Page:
Delayed Brain Development for Children with Iron Deficiency
Kids require different amounts of iron at various ages and stages.Iron is a nutrient that's an essential part of child's regular diet and is needed to make hemoglobin, the oxygen-carrying component of red blood cells. Red blood cells circulate throughout the body to deliver oxygen to all its cells. Without enough iron, the body can't make enough red blood cells and the body's tissues and organs won't get the oxygen they need to function well. So it's especially important for kids and teens to get enough iron in their daily diets.
Even babies with low iron levels grow up impaired. Children with low levels of iron as infants may grow up with brain deficiencies -- even if they get early treatment, U.S. researchers reported.
A study of 185 Costa Rican teenagers shows that babies with the worst iron deficiency never recovered on tests of learning, memory and thinking and the poorest of these children worsened as they got older.
The report, published in the Archives of Pediatrics and Adolescent Medicine, shows the importance of early nutrition for babies, the researchers said.
"If direct and indirect effects of early iron deficiency on the brain disrupted or delayed basic developmental processes, there could be a snowball effect," said Dr. Betsy Lozoff of the University of Michigan in Ann Arbor, who led the study.
Lozoff and her team, funded by the National Institutes of Health, studied the 185 children starting at one year of age. They were screened for iron deficiency at their first visit and given regular, age-appropriate cognitive tests to assess their ability to learn, think and remember.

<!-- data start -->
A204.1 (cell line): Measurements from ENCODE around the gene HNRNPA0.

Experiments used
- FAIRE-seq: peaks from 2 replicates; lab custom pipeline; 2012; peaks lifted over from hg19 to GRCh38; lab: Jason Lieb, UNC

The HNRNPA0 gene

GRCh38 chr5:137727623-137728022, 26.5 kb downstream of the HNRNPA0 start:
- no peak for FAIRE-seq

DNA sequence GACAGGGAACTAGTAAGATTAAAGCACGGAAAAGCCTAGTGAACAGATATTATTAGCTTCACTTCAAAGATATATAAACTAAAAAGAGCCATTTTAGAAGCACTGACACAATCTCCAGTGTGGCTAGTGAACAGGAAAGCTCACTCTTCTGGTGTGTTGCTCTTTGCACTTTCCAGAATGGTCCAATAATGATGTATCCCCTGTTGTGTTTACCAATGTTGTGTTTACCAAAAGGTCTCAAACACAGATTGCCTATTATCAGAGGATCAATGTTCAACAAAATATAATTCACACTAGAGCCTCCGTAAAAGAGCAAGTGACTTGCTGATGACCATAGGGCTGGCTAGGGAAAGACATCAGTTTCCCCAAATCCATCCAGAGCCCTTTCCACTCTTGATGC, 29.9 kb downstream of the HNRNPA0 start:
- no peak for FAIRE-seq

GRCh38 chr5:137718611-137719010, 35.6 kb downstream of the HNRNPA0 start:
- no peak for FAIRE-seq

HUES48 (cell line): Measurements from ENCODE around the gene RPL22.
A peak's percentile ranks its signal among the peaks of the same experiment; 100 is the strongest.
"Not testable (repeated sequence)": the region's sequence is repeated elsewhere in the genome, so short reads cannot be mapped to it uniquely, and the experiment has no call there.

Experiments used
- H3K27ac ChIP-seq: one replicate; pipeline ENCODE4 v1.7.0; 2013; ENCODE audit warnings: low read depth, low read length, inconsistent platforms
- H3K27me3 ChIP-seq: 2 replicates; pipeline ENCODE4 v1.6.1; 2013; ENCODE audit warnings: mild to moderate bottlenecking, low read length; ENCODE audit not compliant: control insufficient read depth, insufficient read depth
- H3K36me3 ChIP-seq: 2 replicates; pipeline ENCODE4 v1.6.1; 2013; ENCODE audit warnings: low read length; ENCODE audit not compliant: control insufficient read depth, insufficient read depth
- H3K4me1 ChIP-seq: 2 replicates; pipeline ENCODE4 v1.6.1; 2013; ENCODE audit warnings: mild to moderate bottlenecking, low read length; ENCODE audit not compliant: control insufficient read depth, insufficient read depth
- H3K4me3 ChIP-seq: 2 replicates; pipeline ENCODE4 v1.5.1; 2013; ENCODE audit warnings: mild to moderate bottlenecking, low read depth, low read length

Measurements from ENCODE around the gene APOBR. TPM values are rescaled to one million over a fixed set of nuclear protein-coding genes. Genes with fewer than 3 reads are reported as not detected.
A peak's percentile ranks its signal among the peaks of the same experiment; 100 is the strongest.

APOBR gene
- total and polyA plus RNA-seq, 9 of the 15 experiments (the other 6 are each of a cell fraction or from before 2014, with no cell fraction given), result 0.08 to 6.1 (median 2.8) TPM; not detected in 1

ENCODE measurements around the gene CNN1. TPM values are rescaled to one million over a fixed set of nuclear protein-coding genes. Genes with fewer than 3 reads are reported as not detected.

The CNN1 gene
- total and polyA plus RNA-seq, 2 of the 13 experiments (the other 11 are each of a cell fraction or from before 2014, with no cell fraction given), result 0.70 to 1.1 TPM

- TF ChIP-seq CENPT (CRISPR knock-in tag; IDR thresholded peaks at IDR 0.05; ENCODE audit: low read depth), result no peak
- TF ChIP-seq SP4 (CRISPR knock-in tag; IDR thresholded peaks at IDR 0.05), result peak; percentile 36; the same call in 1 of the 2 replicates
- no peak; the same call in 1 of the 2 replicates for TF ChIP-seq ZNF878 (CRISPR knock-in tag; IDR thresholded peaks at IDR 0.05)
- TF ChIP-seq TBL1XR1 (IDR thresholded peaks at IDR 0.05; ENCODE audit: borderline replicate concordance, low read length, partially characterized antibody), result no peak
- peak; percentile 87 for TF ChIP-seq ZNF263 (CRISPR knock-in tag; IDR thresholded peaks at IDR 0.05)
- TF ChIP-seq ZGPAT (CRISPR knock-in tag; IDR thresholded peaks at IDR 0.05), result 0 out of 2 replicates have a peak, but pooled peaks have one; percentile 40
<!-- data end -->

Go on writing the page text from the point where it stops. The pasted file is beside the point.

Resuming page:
Babies with low iron levels were given supplements but some never got up to normal levels, even though the treatment took care of the worst cases, diagnosed as anemia, in all the infants.
The researchers compared the 53 babies with chronic iron deficiency to the 132 normal children.
Among the children from middle-class families, the gap in cognitive skills never closed, the researchers found.
"However, those in lower-socioeconomic status families seemed doubly burdened; the gap widened substantially from 10 points in infancy to 25 points at age 19 years," they wrote.
A fifth to one-fourth of children around the world have iron deficiency anemia, in which a lack of iron causes problems with red blood cells.
Early treatment is essential, the researchers noted.
A second study in the same journal found that children who kept drinking cow's milk from bottles past the age of a year were more likely to be iron-deficient than babies the same age who drank from a cup.
Dr. Trenna Sutcliffe of the University of Toronto and colleagues tested 150 healthy children, aged 12 to 38 months, who drank unfortified cow milk.
They found that 37 percent of the bottle-fed babies and 18 percent of the cup-fed children had lower than desired iron levels.
"The bottle may act as a vehicle for excessive milk consumption, which may compromise iron absorption or the intake of iron-rich foods or juices," the researchers wrote.
Although the nutrient can be found in various kinds of foods, iron from meat sources is more easily absorbed by the body than iron found in plant foods. Some examples of iron-rich foods that can make your family's diet all the more nutritious include:
- red meat
- dark poultry
- enriched grains
- dried fruits
- leafy green vegetables
- blackstrap molasses
- iron-fortified breakfast cereals (Iron-fortified products such as cereal can be a great way to incorporate more iron in your child's diet. Offer your child whole-grain, low-sugar varieties. Although it's tempting, banning sugary cereals could make your child feel deprived. Instead, offer them only once in a while.)